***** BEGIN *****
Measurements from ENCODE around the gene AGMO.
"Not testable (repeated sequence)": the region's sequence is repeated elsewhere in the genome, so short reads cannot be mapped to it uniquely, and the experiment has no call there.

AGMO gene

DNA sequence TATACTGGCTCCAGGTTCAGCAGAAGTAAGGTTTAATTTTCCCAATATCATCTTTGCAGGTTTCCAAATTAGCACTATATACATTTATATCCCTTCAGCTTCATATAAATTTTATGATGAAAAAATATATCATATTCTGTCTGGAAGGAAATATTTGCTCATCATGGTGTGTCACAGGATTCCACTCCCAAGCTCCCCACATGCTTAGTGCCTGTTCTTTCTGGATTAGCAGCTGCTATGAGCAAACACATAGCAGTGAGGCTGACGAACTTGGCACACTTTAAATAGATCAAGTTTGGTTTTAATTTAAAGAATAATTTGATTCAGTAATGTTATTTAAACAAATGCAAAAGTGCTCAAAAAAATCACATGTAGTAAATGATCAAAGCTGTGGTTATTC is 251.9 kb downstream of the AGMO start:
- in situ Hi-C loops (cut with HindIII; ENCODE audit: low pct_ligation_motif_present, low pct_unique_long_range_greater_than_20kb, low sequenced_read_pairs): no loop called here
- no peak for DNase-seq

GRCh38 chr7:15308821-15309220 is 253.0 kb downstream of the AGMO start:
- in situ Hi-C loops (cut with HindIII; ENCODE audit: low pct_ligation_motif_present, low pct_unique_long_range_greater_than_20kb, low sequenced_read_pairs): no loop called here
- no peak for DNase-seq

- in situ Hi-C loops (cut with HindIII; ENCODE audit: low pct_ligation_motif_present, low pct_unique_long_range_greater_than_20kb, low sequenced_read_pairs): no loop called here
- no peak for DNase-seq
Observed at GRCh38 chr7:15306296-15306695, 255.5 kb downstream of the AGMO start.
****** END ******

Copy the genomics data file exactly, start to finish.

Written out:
Measurements from ENCODE around the gene AGMO.
"Not testable (repeated sequence)": the region's sequence is repeated elsewhere in the genome, so short reads cannot be mapped to it uniquely, and the experiment has no call there.

AGMO gene

DNA sequence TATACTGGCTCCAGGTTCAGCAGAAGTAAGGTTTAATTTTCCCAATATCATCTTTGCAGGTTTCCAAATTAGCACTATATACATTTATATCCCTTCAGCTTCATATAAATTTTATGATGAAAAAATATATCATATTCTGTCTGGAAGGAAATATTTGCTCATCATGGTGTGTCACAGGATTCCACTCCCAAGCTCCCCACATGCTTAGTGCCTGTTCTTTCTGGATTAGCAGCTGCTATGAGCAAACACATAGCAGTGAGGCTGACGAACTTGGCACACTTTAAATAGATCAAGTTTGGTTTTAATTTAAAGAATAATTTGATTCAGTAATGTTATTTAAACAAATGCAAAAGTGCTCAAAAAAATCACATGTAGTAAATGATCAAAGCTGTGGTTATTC is 251.9 kb downstream of the AGMO start:
- in situ Hi-C loops (cut with HindIII; ENCODE audit: low pct_ligation_motif_present, low pct_unique_long_range_greater_than_20kb, low sequenced_read_pairs): no loop called here
- no peak for DNase-seq

GRCh38 chr7:15308821-15309220 is 253.0 kb downstream of the AGMO start:
- in situ Hi-C loops (cut with HindIII; ENCODE audit: low pct_ligation_motif_present, low pct_unique_long_range_greater_than_20kb, low sequenced_read_pairs): no loop called here
- no peak for DNase-seq

- in situ Hi-C loops (cut with HindIII; ENCODE audit: low pct_ligation_motif_present, low pct_unique_long_range_greater_than_20kb, low sequenced_read_pairs): no loop called here
- no peak for DNase-seq
Observed at GRCh38 chr7:15306296-15306695, 255.5 kb downstream of the AGMO start.